Eric Burden and the Animals:
Digby on Tom Friedman, wanker:
Nobody but Villagers and rich people (many of whom are the same people) want this Grand Bargain bullshit. And that’s because on some level everyone else knows it’s a con of epic proportions. We don’t “need combined boldness.” We just need boldness. It’s the combined part that’s going to screw everything up.
You either believe in stimulus or you don’t. If you do, borrow the money at very cheap rates and hire a bunch of people to do something. When the economy gets going again and people are working and paying taxes, then raise taxes to pay down the cheap loans, if that’s even necessary.
This endless haranguing about deficit projections long into the future, even if it is “combined” with another inadequate stimulus, is in service of one thing and one thing only — dismantling the sad remnants of the American welfare state once and for all. We know this because the whole argument is riddled with lies and misconceptions — and fabulously wealthy celebrities like Tom Friedman are either too uninformed to understand this or are in on the con. Either way, they are accomplices to a great crime that’s being perpetrated by the American people.
So far, Americans of both the left and right, for very different reasons, have come to the common sense conclusion that none of the elites can be trusted and it’s better if these people do nothing at all than enact this plan. More power to them.
A video of protesters banging pots and pans on Quebec streets is going viral on social networks.
Posted on Friday afternoon, the beautiful black and white film shows protesters of all ages taking to the streets to protest the emergency law Bill 78. The Vimeo video quickly began showing up all over Twitter and Facebook.
Bill 78 is being called a draconian attempt to quell massive student protests that have taken over Quebec streets for more than 100 days. The bill limits the ability to protest by requiring groups to get police approval for demonstrations and restricting where they can take place, among other provisions.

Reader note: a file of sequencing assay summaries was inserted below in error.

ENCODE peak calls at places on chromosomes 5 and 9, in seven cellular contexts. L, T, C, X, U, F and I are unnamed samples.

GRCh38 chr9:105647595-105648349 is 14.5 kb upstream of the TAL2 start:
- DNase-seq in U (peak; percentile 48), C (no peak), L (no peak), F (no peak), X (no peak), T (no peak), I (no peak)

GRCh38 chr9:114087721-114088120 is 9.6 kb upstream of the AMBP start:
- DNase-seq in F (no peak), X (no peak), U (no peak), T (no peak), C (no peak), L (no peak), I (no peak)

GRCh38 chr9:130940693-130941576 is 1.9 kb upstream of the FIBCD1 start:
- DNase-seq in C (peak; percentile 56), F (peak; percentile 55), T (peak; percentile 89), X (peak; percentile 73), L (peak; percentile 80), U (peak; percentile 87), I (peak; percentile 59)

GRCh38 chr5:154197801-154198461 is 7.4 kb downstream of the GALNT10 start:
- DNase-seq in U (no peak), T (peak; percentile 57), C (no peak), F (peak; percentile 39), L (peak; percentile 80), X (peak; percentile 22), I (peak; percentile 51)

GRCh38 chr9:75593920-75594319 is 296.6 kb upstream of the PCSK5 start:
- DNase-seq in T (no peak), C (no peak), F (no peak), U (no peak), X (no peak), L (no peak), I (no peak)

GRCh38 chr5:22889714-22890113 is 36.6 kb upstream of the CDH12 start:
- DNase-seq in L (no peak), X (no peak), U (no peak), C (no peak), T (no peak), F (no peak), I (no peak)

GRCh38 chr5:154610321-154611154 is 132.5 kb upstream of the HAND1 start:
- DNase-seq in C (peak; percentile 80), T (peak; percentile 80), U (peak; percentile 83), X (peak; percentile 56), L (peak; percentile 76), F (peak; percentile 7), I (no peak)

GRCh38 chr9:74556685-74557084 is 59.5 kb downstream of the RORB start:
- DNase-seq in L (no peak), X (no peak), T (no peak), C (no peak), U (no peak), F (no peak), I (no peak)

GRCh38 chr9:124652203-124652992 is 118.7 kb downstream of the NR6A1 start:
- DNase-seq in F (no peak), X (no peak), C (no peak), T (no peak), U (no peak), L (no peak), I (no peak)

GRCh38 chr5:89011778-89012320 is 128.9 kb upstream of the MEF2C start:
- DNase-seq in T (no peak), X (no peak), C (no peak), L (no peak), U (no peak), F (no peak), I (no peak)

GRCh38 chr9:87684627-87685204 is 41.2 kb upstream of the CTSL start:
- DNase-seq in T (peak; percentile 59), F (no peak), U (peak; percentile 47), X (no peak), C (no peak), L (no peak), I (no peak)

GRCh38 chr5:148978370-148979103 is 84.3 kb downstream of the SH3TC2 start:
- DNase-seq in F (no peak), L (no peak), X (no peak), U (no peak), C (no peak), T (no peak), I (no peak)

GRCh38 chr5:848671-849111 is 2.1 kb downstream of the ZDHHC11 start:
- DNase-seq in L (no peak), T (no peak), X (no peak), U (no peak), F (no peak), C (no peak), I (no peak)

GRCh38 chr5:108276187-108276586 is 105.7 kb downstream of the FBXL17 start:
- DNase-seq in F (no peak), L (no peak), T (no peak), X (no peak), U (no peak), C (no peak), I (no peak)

People took up the percussive protest Thursday night in several towns and cities including Sorel, Longueuil, Chambly, Repentigny, Trois-Rivieres and even in Abitibi — several hundred kilometres away from the hot spot of Montreal.
They were still loudest in Montreal, where a chorus of metallic clanks rang out in neighbourhoods around the city, spilling into the main demonstrations and sounding like aluminum symphonies.
The pots-and-pans protest has its roots in Chile, where people have used it for years as an effective, peaceful tool to express civil disobedience. The noisy cacerolazo tradition actually predates the Pinochet regime in Chile, but has endured there and spread to other countries as a method of showing popular defiance.
Thursday’s protest in Montreal was immediately declared illegal by police, who said it violated a municipal bylaw because they hadn’t been informed of the route. They allowed it to continue as long as it remained peaceful.